Why Premier League players can’t stand preseason tours

Liverpool vs. Manchester United in Bangkok is a promoter’s dream: a clash between the two biggest clubs from the biggest league in the world, and a game being played in front of supporters who might be getting a once-in-a-lifetime opportunity to see their heroes play within touching distance of their seats in the stand. But for the players, Tuesday’s preseason friendly in Thailand, and others like them, is the stuff of nightmares.

Footballers dread preseason tours. High-profile friendlies and double training sessions in heat and humidity, with body and mind tormented by jet lag, are bad enough, but events off the pitch are what really make the game’s top players greet their summer globe-trotting with trepidation rather than excitement.

“The tours are relentless,” a former United executive told ESPN. “The players hate them because there’s no escape from work mode. They train, they play and try to rest, but if there is a one-hour gap in the schedule, they will be meeting sponsors, signing shirts for VIP fans or being asked to front a commercial for one of the club’s partners.”

Former United manager Louis van Gaal even urged the team’s new boss Erik ten Hag to be wary of taking the job at what he described as a “commercial club” earlier this year.

Ten Hag will soon learn what Van Gaal was alluding to when he experiences life on tour with United over the next two-and-a-half weeks: Ten Hag and his 31-man squad were greeted by hundreds of fans at Bangkok’s Don Mueang International Airport before taking part in an official welcoming ceremony in the terminal building on Saturday morning.

One United player spoke of the club “taking the piss” on one of their recent summer tours, with the squad “sliced and diced” to fulfil sponsor requirements before and after training. But it isn’t just United. All of the leading clubs embark on lucrative trips to Asia or the United States, aiming to reach their long-distance supporters, but also to grow their brand and, most importantly, repay those sponsors who spend millions to have their company logo attached to a glamorous, globally renowned football team. A Liverpool source told ESPN that their trip to Thailand and Singapore, where they will play Crystal Palace on Friday, is the “commercial tour” before manager Jurgen Klopp is able to get back to the real work of preseason with a training camp in Austria.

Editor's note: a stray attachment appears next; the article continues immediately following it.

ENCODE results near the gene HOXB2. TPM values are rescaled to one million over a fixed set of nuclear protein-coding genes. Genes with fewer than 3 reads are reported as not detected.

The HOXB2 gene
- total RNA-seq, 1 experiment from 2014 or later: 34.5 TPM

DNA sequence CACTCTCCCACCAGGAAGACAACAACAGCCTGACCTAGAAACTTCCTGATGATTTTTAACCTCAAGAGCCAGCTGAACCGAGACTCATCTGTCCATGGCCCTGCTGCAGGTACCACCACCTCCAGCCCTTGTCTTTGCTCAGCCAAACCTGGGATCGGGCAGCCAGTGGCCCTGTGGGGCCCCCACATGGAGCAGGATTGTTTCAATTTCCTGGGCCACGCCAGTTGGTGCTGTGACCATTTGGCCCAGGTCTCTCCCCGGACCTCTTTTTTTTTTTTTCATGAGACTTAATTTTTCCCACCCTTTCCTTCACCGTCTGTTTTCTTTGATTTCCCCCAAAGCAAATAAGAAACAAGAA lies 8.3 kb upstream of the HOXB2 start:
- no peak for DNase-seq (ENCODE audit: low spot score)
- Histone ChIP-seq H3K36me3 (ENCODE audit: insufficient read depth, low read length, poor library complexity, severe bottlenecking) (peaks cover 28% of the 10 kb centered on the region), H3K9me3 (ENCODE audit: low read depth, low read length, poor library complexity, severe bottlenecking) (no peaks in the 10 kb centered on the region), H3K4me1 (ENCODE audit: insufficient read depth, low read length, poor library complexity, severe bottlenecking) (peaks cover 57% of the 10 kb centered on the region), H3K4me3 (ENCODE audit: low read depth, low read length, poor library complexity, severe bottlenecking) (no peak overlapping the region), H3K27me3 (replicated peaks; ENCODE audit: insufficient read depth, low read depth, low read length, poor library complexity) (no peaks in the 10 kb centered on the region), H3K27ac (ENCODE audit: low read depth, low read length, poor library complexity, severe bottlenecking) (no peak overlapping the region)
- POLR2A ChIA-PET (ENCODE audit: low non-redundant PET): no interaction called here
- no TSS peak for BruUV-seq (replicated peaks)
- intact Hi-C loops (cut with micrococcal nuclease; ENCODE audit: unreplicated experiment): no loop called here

But here’s why the players and managers have no choice but to suck it up when their club sends them halfway around the world to play a friendly, when they could be preparing for the new season without such a distraction.

Back in 2012, United took an 8,000-mile, 16-hour flight from Cape Town to Shanghai to play one game, against Shanghai Shenhua, in order to help launch a new partnership with General Motors (GM), which had agreed to a deal for the club to use Chevrolet as their official car partner. GM wanted to grow their brand in China and it was willing to pay United to help do it. In terms of football preparation, travelling so far for one game was a brutal test of the players’ physical and mental strength.

With the flight time, humidity and seven-hour time difference, the trip made no sense whatsoever. But by flying to China, United honoured a commitment to Chevrolet and hit the jackpot by doing so.

Sources have told ESPN that senior executives from the company were so blown away by United’s popularity in a city of 28 million people that they ripped up the partnership paperwork and instead offered to give the club £63 million a year to have their name on the team shirts and become United’s principal sponsor. It was a world-record deal — United’s sponsors at the time, Aon, were paying only £20m a year — making the arduous journey from South Africa pay off in spectacular fashion. On the pitch, United beat Shanghai 1-0, but the game was probably blurred out by the celebratory champagne being drunk by the commercial team.

Every club now wants their own “Chevrolet moment,” which is why football takes second place in July every summer. The players pay the price, but when Liverpool gave Mohamed Salah a new £350,000-a-week contract this summer, the forward will surely have known the big sponsors are what enable the club to pay him so handsomely and, in turn, they want something back.

“Everyone was worn out by the time we got back”

Sometimes, the players actually enjoy the more imaginative PR stunts. When Chevrolet’s deal with United launched during their tour of the U.S. in 2014, Wayne Rooney and Darren Fletcher were given the keys to a convertible Chevrolet Camaro and filmed as they drove through Beverly Hills while dressed in their new strip, the sponsor’s logo there for all to see. Later that day, the pair were then dispatched to sign footballs at a Los Angeles fire station — less glamorous, perhaps — and one senior player recalled how draining that five-game tour proved to be.